The view out of the airplane window as we approached Haiti was tranquil. The beautiful bright blue Caribbean waters with hues of green lapping up on the shores of a golden land. As I soon discovered, this peaceful scene was a dream for the people on the ground. Rubble, dust, disease and daily suffering were their reality.
During my trip I was touched by so much that I saw. One such moment came under the hot sun in ‘Bercy’, at one of the clinics that Guiga had arranged. A 10 year old girl had waited in line for more than two hours. Carefully holding her 18 month old baby brother she explained that her Mother washed clothes at the ‘cholera clinic’ and so she was responsible for her brother. The baby boy had been crying and had otitis media ( an ear infection). It was plain to see that this innocent girl had nothing, maybe not even food in her belly but the strength and dignity with which she spoke would inspire anyone. She should have been playing with other children or going to school but her childhood had been taken over with responsibilities that she should not have seen at this young age. I saw that she was a sweet child, who just wanted to the best for little brother and to help her Mom in any way she could. On another day we had brought a young boy down from the hills. He bore telltale signs of his hard existence. Having no shoes, his feet bore scars from walking bare foot on the stony ground. The skin on his arms was disfigured from some childhood affliction. He had collapsed in the clinic in this remote location. Moribund with meningitis he needed treatment with antibiotics and hydration. I wondered where we could take him. Without hesitation Robert and Guiga arranged to set up an isolation room where we were staying. Caring for him as if he were her own child, Karen nursed him back to health. Each day the boy’s mother, now eight months pregnant, would make the difficult walk down the steep hills to see her son. Karen left her own shoes for him before we left the orphanage. I was really happy to hear that he was able to return to his family the day after we arrived home.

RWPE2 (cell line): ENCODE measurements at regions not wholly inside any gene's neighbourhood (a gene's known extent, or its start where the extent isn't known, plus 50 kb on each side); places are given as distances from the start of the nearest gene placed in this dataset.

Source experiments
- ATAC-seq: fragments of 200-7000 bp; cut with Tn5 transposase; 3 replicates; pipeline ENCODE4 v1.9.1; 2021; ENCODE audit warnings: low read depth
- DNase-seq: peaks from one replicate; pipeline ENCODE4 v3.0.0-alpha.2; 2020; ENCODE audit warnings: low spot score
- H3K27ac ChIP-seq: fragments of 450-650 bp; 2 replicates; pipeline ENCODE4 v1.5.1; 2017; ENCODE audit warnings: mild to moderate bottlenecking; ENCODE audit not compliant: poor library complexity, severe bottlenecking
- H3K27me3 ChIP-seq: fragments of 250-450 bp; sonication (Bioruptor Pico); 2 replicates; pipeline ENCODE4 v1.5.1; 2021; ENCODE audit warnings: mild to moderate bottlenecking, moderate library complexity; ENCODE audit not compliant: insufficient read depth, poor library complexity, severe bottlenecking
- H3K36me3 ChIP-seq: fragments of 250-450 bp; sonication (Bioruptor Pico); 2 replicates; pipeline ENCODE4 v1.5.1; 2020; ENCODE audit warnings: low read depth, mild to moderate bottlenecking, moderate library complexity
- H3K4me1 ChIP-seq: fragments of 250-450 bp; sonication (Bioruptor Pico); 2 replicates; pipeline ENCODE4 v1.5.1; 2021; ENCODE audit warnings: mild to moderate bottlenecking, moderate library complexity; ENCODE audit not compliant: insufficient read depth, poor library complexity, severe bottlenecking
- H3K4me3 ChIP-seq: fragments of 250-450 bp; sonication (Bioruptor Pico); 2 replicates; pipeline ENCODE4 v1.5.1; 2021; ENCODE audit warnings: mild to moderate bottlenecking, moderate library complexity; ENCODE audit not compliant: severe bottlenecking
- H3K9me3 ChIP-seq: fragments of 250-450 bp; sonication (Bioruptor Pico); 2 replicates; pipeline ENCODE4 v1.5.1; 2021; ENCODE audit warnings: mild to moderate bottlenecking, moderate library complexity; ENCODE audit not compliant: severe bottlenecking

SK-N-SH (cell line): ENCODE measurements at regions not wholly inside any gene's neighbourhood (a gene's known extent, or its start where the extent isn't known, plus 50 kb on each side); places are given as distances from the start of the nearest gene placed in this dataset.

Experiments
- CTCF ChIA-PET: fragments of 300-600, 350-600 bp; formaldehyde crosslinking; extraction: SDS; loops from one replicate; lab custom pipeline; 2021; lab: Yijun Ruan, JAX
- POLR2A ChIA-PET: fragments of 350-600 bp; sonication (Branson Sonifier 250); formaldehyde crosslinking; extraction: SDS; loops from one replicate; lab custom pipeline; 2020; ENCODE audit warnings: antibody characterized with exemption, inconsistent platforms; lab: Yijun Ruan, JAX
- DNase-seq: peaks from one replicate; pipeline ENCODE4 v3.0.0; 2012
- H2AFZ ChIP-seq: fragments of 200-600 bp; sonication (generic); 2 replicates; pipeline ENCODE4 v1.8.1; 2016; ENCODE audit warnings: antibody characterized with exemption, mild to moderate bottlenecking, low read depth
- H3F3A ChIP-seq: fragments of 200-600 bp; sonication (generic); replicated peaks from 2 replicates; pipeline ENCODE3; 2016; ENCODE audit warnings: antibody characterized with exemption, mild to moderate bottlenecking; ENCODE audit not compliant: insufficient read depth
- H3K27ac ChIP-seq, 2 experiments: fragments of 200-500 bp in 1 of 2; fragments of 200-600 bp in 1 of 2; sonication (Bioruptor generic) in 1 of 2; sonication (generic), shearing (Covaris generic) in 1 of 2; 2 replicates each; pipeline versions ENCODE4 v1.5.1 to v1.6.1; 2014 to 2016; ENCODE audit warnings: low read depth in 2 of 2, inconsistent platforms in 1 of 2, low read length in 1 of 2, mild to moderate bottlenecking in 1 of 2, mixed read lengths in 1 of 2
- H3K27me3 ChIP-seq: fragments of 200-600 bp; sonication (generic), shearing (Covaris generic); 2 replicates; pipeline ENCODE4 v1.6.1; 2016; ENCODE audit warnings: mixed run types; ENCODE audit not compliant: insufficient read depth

Caught up in living our hectic lives it’s easy to forget how others live, and how they may be suffering. Joining ‘People for Haiti’ on a mission trip profoundly affected me. Arriving home and holding my own two kids I could not help but tear up remembering the faces of the children left behind at the orphanage. It brought me comfort to know that we were able to bring them some hope and that another team would be with them again in the coming months.
This trip was a very rewarding experience for me. Back in the ‘States’ it means the world to me when a patient thanks me, but I cannot fully explain how moved I was when dozens of patients from a clinic in a desperately poor area wanted to thank us for what we had done and began to pray for the team because they said that was all they could give.
The team I traveled with was incredible. Guiga is the most organized, amazing person with the biggest heart. Tammy and Cathy brought so much joy to the children. It was beautiful to see them having so much fun with the kids, all dancing to Justin Bieber’s song ‘Baby’. I’ll always remember Rob and Lydia’s dedication to the cause, Mark’s friendship, commitment, and ‘boot camp’ training for the kids, Karen’s complete devotion to our little boy with meningitis, Jill and Elainey’s loving way with the kids and Maria’s care and concern for the patients. I have the utmost respect for everyone on the team and for Guiga, Leo and Robert, the leaders of ‘People for Haiti’. They are undertaking the noblest of acts in the selfless service of others.
Dr. Vakesh Rajani